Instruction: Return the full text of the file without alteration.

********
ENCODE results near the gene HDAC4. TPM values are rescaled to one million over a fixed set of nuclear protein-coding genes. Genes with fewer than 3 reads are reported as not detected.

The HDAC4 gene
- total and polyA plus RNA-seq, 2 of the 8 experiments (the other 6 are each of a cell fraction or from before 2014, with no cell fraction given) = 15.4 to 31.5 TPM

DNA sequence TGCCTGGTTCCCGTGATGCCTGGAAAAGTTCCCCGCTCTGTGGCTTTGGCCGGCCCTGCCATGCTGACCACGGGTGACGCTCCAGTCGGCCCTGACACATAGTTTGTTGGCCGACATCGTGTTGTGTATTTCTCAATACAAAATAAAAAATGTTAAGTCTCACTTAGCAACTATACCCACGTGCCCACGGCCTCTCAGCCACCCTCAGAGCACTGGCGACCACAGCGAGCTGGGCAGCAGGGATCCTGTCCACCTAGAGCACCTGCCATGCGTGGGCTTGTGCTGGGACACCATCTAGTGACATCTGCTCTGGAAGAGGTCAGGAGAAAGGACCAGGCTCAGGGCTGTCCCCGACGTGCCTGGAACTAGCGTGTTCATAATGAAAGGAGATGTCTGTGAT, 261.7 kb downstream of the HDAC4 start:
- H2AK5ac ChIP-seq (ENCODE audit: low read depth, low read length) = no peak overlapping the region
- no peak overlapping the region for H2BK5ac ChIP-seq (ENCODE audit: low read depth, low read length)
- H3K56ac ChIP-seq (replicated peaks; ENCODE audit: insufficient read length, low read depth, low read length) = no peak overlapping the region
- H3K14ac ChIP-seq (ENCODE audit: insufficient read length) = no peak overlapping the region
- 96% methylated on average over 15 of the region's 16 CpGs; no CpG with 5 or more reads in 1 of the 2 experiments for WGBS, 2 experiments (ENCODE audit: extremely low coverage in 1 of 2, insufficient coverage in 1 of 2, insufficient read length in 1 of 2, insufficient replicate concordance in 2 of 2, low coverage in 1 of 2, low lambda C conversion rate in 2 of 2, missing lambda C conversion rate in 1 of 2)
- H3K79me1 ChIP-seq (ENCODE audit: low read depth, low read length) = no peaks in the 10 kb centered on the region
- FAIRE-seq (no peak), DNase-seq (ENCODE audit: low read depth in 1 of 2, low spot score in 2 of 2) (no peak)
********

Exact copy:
ENCODE results near the gene HDAC4. TPM values are rescaled to one million over a fixed set of nuclear protein-coding genes. Genes with fewer than 3 reads are reported as not detected.

The HDAC4 gene
- total and polyA plus RNA-seq, 2 of the 8 experiments (the other 6 are each of a cell fraction or from before 2014, with no cell fraction given) = 15.4 to 31.5 TPM

DNA sequence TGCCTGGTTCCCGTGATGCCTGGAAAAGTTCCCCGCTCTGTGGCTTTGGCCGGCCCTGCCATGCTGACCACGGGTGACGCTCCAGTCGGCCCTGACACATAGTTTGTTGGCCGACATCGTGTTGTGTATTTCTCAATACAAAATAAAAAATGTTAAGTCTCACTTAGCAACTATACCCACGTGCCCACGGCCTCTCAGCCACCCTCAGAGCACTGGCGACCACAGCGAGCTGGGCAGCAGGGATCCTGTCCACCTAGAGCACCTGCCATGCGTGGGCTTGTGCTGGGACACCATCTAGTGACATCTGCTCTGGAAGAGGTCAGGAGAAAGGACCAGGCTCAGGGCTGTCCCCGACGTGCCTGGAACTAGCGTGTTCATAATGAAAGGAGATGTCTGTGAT, 261.7 kb downstream of the HDAC4 start:
- H2AK5ac ChIP-seq (ENCODE audit: low read depth, low read length) = no peak overlapping the region
- no peak overlapping the region for H2BK5ac ChIP-seq (ENCODE audit: low read depth, low read length)
- H3K56ac ChIP-seq (replicated peaks; ENCODE audit: insufficient read length, low read depth, low read length) = no peak overlapping the region
- H3K14ac ChIP-seq (ENCODE audit: insufficient read length) = no peak overlapping the region
- 96% methylated on average over 15 of the region's 16 CpGs; no CpG with 5 or more reads in 1 of the 2 experiments for WGBS, 2 experiments (ENCODE audit: extremely low coverage in 1 of 2, insufficient coverage in 1 of 2, insufficient read length in 1 of 2, insufficient replicate concordance in 2 of 2, low coverage in 1 of 2, low lambda C conversion rate in 2 of 2, missing lambda C conversion rate in 1 of 2)
- H3K79me1 ChIP-seq (ENCODE audit: low read depth, low read length) = no peaks in the 10 kb centered on the region
- FAIRE-seq (no peak), DNase-seq (ENCODE audit: low read depth in 1 of 2, low spot score in 2 of 2) (no peak)